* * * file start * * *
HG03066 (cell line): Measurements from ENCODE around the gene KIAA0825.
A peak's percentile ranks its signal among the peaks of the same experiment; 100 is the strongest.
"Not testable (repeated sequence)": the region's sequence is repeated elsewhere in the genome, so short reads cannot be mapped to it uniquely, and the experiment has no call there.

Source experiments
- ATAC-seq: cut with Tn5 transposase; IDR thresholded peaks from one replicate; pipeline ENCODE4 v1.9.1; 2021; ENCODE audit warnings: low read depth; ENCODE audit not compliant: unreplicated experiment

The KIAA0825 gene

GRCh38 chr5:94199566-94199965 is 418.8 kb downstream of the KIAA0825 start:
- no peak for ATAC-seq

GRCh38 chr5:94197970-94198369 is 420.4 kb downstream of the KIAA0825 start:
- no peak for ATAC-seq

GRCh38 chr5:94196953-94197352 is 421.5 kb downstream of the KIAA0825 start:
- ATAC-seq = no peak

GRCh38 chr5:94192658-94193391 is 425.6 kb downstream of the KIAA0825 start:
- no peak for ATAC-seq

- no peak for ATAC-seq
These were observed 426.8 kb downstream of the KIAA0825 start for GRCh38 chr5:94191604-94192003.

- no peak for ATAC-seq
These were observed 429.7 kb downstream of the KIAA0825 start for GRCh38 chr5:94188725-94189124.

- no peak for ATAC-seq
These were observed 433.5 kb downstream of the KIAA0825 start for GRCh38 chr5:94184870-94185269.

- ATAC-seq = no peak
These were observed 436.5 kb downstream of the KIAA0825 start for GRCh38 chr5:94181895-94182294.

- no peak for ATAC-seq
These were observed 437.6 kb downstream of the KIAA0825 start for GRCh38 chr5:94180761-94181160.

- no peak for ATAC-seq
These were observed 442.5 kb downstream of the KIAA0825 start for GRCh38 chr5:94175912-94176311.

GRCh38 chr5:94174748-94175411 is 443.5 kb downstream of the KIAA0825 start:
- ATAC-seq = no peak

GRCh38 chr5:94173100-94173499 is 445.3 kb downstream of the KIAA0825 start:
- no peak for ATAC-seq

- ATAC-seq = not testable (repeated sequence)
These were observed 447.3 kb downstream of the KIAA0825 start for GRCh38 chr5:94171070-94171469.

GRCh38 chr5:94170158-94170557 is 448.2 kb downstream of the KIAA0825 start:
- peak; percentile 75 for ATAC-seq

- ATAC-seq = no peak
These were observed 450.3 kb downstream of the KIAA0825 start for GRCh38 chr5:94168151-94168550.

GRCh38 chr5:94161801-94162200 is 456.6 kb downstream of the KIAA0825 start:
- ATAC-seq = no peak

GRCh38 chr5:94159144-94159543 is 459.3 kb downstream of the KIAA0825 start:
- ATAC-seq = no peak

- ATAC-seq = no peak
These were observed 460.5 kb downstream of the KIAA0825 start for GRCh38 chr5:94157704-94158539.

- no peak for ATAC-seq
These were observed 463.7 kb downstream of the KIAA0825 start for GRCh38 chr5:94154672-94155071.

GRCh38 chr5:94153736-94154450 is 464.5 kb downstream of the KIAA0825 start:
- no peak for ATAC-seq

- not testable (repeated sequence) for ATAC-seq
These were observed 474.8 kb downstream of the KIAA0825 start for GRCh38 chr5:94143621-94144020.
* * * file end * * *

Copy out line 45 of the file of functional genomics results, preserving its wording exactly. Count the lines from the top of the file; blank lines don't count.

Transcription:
GRCh38 chr5:94153736-94154450 is 464.5 kb downstream of the KIAA0825 start: